Stirling Prize 2015, Darbishire Place - Architects' Journal

October 2015

Text Ellis Woodman, Niall McLaughlin
Images Nick Kane

Ten years separate Darbishire Place from the last building that Niall McLaughlin Architects (NMA) designed for the Peabody Trust – an apartment block in the wilds of Silvertown, East London, distinguished by disco bright dichroic cladding. Along with Ash Sakula’s neighbouring polycarbonate-clad terrace and Bill Dunster’s eco-pop BedZED,

it was the product of a moment when Peabody was energetically shaking up the received image of social housing. The project holds up well, but the maintenance of the bespoke cladding systems of other products of this period has

proved more taxing. ln the interim, the housing provider has reviewed its architectural priorities, with projects such as Haworth Tompkins’ Peabody Avenue (2011)and Pitman Tozer’s Mint Street (2014) marking a return to the use of brick. Darbishire Place might be seen as offering further evidence of that shift, but McLaughlin denies that brick construction was stipulated by his client. Rather, he argues, it was the only obvious response to the task of providing an infill block within one of Peabody’s original 19th-century estates.

The commission emerged from studies that NMA and Haworth Tompkins undertook into the feasibility of developing 42 plots within Peabody’s land holdings – sites that had previously been deemed too small to warrant the housing provider’s attention. In the main, their investigations confirmed that view, but of those that NMA explored, Darbishire Place and another, now under development in Leytonstone, proved viable propositions. The estate in Shadwell where Darbishire Place stands is the work of Henry Astley Darbishire, the architect responsible for many of Peabody’s earliest developments and after whom NMA’s building is named. It comprises an ensemble off five-storey mansion blocks originally close-packed, but less so now as a result of wartime bombing. Two blocks were lost. The site of the one in the centre of the estate was redeveloped as a play area. Darbishire Place replaces the other, completing a corner of what is now a generously dimensioned square. The older buildings’ use of solid masonry registers in their deep window reveals, which have been painted white to mitigate the impact on daylighting. NMA’s building reinterprets that motif, setting its windows to the backface of the cavity wall and framing them in white precast concrete surrounds that project at the front. On first visiting the site, McLaughlin found the walls of the existing buildings had been heavily discoloured by pollution and – having been assured by Peabody that it had no intention of cleaning them-specified a brick of a similar dark grey. However, shortly before construction commenced, the Darbishire buildings were indeed cleaned, prompting an urgent revision to a lighter hue. Matching the neighbouring fine jointed gault bricks proved unaffordable but the richly variegated brick that was ultimately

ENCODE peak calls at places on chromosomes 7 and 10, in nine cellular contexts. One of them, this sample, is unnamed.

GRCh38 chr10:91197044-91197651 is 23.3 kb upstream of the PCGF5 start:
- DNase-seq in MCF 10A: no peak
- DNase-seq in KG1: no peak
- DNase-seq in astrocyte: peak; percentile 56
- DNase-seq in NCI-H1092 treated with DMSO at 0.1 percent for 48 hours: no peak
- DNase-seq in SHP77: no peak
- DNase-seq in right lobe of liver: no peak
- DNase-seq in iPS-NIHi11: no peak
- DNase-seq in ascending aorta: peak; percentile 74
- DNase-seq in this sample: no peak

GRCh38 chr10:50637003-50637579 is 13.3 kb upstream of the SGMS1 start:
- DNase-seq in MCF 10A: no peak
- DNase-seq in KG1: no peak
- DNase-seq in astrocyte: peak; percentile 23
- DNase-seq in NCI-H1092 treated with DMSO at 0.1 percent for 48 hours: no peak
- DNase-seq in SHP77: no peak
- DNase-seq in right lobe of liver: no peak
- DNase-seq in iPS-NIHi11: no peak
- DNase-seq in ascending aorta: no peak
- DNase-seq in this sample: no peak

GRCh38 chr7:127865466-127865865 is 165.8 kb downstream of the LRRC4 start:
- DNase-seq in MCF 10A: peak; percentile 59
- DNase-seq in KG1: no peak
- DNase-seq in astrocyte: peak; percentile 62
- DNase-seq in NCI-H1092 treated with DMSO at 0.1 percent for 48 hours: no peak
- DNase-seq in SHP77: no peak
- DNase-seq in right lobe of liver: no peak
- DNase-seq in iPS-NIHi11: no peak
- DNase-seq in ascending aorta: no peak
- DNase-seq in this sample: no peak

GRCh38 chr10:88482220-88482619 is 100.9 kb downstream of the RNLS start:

selected offers an attractive complement to the pale honey colour of the neighbouring blocks. Thirteen apartments are distributed to either side of a stair, with the larger units terminating in a triple-aspect living room that opens on to a balcony. NMA has recessed these spaces into the body of the building and carried brickwork up to the same height as the adjacent window sills, screening the bikes, fridges and other clutter that residents have stored outside. Again the openings are framed in precast units, with the posts on the corners rotated through 45 degrees – a refinement that optimizes the sight lines from within the apartment. The practice did not win every battle: the precast surrounds